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RE: XML Schema usage statistics (WAS: Draft minutes of 2009-05-12 TAG weekly)

From: <noah_mendelsohn@us.ibm.com>
Date: Tue, 19 May 2009 09:50:56 -0400
To: Larry Masinter <LMM@acm.org>
Cc: ashok.malhotra@oracle.com, cmsmcq@w3.org, "'David Ezell'" <David_E3@VERIFONE.com>, holstege@mathling.com, ian@w3.org, "'Michael Kay'" <mike@saxonica.com>, "'T.V Raman'" <raman@google.com>, sandygao@ca.ibm.com, shh@us.ibm.com, "'Tim Berners-Lee'" <timbl@w3.org>, www-tag@w3.org
Message-ID: <OF06E51C6A.8A6542CE-ON852575BB.004B0676-852575BB.004BE3A1@lotus.com>
Larry Masinter writes:

> I would suggest (from a TAG point of view) that we consider 
> whether W3C policy and IETF policy on XML languages should be 
> any different, and, if so, why? Certainly more than 5 years
> have passed -- should the policy change?

In terms of giving advice to the community on which XML Schema language or 
languages are appropriate for various purposes, particularly on the 
Internet, I think the IETF and W3C advice should be as consistent as 
possible, and I don't think the W3C should be particularly parochial in 
favoring its own Recommendations, except on the merits.

I do think the situation between IETF and W3C is assymmetric in a 
different way: XSD is a W3C Recommendation, and so W3C has a particular 
responsibility for the maintenance and occasional enhancement of that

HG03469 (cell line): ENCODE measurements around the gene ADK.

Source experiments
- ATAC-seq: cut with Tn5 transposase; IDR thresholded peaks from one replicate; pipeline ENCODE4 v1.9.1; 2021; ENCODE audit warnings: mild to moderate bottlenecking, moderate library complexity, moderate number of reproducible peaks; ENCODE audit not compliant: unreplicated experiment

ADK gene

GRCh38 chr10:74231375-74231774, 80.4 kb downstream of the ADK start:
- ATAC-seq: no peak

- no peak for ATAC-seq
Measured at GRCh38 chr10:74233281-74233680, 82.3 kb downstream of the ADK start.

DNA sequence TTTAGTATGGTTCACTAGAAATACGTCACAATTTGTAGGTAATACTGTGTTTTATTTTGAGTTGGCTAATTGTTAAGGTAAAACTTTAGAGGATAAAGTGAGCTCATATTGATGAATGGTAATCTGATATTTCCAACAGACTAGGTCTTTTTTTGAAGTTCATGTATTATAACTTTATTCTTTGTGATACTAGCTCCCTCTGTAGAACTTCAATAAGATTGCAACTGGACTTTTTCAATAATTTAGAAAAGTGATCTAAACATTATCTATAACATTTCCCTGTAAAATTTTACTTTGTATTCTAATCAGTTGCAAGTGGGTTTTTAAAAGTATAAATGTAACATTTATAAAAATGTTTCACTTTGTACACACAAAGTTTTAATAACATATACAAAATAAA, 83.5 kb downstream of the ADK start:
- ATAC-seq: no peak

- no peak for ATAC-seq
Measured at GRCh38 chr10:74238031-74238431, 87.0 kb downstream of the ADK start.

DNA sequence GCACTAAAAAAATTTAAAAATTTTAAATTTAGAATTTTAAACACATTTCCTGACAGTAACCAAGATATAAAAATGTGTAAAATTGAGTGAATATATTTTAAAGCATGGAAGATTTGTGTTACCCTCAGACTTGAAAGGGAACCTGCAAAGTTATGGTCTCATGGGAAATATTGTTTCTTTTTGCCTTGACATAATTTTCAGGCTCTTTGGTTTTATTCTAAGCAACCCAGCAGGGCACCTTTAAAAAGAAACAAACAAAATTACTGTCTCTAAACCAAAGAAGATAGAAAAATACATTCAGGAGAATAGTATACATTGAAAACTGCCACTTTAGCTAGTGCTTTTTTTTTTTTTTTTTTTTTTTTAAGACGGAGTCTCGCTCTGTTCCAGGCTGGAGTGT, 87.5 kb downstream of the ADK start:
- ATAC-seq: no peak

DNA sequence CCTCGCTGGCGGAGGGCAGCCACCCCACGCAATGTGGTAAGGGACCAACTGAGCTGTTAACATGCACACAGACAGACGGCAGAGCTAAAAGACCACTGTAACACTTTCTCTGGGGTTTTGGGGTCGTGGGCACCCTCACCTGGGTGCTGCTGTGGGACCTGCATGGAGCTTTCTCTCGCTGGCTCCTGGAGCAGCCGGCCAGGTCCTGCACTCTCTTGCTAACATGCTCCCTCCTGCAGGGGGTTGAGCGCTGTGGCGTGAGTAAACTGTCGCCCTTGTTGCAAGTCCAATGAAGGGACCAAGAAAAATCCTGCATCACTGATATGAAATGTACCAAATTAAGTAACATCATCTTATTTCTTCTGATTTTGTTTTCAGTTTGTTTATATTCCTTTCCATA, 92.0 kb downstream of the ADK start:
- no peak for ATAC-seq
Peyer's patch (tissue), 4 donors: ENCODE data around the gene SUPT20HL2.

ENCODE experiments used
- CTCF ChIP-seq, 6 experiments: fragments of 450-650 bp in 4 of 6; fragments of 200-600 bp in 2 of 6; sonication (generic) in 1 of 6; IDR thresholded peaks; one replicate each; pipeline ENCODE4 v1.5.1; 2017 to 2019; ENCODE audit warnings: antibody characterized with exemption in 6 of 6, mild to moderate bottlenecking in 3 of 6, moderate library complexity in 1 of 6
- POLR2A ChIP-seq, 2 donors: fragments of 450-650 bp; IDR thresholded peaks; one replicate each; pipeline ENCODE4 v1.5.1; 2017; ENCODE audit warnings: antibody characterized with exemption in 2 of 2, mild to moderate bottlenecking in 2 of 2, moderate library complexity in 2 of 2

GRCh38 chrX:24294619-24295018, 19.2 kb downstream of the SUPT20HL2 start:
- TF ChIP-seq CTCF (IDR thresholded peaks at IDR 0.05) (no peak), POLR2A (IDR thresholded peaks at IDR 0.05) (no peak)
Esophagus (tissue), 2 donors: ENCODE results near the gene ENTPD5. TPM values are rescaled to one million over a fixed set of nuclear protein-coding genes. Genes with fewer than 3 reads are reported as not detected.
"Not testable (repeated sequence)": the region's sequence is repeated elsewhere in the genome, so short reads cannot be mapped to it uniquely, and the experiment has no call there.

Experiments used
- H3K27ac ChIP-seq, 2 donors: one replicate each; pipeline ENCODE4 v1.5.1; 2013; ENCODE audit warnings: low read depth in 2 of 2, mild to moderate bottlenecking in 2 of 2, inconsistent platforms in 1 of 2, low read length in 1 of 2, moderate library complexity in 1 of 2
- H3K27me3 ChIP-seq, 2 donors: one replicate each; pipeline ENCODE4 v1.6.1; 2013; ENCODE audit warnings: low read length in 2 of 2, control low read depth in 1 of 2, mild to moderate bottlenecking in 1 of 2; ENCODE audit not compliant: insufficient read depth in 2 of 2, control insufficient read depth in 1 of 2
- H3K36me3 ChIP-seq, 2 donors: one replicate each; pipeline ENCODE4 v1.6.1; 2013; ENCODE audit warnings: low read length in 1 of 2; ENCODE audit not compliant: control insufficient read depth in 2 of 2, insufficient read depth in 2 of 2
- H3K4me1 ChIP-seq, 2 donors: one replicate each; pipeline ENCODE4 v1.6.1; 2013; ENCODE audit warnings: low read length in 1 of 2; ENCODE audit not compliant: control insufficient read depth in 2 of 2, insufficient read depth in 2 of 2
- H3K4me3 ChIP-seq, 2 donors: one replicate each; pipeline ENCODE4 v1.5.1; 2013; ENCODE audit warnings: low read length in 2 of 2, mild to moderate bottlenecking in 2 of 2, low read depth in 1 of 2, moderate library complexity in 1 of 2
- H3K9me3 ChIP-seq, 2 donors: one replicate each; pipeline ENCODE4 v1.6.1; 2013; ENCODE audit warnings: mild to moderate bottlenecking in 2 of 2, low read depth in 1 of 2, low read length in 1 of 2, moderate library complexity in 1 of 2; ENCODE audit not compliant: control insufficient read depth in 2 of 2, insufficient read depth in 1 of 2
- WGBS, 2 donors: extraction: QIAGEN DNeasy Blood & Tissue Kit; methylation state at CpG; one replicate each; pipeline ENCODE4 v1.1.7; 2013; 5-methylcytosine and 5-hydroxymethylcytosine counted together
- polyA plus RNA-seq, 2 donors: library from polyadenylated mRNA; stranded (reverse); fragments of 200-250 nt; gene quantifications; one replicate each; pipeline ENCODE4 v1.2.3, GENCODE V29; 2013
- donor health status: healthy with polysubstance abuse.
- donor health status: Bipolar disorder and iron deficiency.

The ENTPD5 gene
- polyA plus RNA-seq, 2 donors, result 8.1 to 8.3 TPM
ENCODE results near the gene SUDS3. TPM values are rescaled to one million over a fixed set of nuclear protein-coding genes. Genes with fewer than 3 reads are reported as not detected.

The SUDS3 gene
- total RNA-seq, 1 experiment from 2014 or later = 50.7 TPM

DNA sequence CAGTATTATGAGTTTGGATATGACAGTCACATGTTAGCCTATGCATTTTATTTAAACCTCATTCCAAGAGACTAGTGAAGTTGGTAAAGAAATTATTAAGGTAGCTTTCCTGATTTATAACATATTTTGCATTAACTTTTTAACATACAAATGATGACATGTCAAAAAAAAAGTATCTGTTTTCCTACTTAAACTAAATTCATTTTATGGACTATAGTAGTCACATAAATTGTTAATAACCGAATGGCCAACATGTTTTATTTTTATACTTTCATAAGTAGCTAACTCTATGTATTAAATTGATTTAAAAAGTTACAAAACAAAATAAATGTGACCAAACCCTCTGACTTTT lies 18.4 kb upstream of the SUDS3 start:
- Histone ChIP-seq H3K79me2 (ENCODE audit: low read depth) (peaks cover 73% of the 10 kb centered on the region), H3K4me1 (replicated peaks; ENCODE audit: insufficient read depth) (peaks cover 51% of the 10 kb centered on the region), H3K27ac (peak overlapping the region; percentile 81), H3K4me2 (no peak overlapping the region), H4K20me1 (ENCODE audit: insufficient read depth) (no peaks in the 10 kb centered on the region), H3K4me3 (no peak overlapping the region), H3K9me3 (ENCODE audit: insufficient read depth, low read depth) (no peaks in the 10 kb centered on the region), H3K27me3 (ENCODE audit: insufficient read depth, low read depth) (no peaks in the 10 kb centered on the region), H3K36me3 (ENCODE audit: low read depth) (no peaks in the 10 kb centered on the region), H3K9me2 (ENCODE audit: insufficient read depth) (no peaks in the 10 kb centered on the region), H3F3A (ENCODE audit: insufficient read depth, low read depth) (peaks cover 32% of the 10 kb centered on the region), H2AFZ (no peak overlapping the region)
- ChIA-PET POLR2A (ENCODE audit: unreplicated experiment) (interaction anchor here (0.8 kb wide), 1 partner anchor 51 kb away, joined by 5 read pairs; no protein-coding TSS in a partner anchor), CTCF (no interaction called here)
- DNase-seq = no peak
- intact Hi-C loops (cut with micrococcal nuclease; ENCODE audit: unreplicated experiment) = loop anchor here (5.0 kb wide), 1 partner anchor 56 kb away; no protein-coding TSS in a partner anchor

specification.  That's what the working group in question is chartered to 
do, and what the CR draft has as its goals.

> To reject XML Schema at this point would be disruptive and harmful,

Thank you!  That was my main point.

> but to acknowledge other mechanisms and even (depending on 
> resources and member interest) sponsor development of 
> alternatives might be useful, if they
> can be introduced in a non-disruptive way. XML Schema and Relax
> NG seem to coexist without difficulty except for some 
> redundancy of work if you are producing both.

Absolutely.  I certainly have always tried to be fair in discussing the 
technical merits of various schema languages, pointing out that RelaxNG 
and Schematron each have clear technical (and other advantages) in various 
dimensions, and that they may be good solutions for various purposes.  I 
have no problem with W3C considering work on such languages or others if 
that seems desirable.  I strongly object to W3C being asked to stop work 
on XSD 1.1 at this time.  I also think that W3C has some ongoing 
responsibility to maintenance of XSD, though FWIW, I would propose that 
for the next few years we do only maintenance and bug fixes, not 
significant new features. 


P.S. BTW: the above are not necessarily the positions of my employer.

Noah Mendelsohn 
IBM Corporation
One Rogers Street
Cambridge, MA 02142
Received on Tuesday, 19 May 2009 13:49:43 UTC

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